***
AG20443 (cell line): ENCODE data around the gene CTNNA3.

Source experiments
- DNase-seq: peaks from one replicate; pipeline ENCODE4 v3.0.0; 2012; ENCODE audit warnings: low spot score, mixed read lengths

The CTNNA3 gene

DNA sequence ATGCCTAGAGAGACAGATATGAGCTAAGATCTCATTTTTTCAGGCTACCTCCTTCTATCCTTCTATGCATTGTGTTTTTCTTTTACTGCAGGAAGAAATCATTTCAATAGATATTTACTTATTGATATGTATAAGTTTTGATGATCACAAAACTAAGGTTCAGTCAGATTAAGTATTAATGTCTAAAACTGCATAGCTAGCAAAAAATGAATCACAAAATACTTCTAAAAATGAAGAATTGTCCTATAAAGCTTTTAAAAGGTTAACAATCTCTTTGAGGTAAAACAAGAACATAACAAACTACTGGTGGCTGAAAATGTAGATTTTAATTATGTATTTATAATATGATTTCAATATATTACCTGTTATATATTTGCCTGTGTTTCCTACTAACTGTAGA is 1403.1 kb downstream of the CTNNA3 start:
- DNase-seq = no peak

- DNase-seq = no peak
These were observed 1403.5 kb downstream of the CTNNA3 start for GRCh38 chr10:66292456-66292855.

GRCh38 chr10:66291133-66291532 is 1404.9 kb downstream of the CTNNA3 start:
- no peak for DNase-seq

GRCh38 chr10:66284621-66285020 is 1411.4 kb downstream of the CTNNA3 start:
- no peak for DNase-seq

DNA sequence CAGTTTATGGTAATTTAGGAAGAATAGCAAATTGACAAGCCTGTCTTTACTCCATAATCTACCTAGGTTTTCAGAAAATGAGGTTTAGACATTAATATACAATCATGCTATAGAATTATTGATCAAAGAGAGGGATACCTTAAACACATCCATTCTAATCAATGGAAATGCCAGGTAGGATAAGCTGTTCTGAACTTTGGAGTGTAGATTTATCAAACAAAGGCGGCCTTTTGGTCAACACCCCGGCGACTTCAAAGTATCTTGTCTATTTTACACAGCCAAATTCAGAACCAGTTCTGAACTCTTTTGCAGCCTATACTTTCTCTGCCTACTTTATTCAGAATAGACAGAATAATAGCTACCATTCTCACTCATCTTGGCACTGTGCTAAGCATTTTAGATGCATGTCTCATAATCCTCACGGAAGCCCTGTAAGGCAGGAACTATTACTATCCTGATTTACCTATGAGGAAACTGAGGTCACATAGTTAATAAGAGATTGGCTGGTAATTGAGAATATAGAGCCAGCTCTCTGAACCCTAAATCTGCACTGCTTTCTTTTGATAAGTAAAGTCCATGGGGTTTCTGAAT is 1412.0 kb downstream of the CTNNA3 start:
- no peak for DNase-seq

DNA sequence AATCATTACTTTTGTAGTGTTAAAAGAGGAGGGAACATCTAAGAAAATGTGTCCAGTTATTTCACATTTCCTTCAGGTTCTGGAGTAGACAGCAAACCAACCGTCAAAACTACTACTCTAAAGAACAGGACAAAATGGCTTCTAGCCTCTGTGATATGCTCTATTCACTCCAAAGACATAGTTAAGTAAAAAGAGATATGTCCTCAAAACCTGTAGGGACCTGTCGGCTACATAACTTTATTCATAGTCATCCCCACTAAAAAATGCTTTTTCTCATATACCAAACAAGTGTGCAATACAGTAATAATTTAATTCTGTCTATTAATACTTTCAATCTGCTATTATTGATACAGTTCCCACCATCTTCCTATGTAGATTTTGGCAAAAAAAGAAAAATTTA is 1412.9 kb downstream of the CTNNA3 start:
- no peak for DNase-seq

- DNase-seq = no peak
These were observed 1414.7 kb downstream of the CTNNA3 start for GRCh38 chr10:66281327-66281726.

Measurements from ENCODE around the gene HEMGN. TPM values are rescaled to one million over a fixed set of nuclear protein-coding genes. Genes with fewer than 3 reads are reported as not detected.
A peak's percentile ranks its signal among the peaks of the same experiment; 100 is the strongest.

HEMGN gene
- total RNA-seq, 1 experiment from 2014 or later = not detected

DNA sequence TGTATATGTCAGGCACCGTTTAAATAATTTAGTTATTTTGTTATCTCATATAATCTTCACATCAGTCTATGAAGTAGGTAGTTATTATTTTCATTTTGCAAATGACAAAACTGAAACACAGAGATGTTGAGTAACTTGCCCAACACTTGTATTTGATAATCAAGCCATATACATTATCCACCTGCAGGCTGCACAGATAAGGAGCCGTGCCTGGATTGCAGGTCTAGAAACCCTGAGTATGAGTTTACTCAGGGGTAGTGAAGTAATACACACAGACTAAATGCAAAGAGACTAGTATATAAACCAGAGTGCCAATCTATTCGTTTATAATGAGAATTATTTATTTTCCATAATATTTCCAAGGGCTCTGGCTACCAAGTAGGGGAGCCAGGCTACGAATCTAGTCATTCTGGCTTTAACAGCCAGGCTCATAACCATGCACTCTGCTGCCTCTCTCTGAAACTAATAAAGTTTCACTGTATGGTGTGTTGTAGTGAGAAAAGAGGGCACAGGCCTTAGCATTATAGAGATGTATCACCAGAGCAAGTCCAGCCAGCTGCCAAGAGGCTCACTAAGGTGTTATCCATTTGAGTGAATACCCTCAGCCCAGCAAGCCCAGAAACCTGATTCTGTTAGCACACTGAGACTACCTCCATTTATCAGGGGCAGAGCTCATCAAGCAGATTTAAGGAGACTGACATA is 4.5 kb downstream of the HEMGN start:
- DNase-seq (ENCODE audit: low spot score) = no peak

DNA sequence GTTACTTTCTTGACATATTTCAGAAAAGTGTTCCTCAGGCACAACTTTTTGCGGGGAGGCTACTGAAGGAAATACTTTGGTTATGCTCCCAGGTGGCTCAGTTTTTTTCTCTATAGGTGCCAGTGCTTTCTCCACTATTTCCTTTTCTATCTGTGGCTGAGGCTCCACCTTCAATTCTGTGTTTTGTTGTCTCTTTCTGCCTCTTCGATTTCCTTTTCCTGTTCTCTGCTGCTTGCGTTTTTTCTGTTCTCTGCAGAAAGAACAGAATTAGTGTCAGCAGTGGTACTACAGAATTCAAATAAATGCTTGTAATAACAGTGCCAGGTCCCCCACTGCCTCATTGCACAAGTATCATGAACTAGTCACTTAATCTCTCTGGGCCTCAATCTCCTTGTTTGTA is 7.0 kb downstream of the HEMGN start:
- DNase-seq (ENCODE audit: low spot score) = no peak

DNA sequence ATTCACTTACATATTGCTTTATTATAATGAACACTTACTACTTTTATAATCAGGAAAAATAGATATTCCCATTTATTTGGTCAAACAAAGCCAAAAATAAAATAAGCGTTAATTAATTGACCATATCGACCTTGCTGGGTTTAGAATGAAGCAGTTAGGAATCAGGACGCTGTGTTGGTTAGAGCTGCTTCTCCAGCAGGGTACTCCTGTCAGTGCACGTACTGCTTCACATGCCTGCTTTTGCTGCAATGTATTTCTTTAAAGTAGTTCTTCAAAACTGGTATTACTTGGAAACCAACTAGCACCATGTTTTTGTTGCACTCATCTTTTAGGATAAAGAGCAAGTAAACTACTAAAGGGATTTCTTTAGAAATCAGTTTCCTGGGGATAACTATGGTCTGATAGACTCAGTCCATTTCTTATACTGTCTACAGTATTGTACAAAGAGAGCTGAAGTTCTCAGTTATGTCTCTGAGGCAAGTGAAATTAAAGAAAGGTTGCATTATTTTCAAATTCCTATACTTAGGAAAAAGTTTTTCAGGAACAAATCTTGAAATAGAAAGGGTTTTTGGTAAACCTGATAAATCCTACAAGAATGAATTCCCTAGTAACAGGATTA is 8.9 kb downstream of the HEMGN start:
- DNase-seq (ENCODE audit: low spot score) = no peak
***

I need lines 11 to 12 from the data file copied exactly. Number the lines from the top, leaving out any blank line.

GRCh38 chr10:66284621-66285020 is 1411.4 kb downstream of the CTNNA3 start:
- no peak for DNase-seq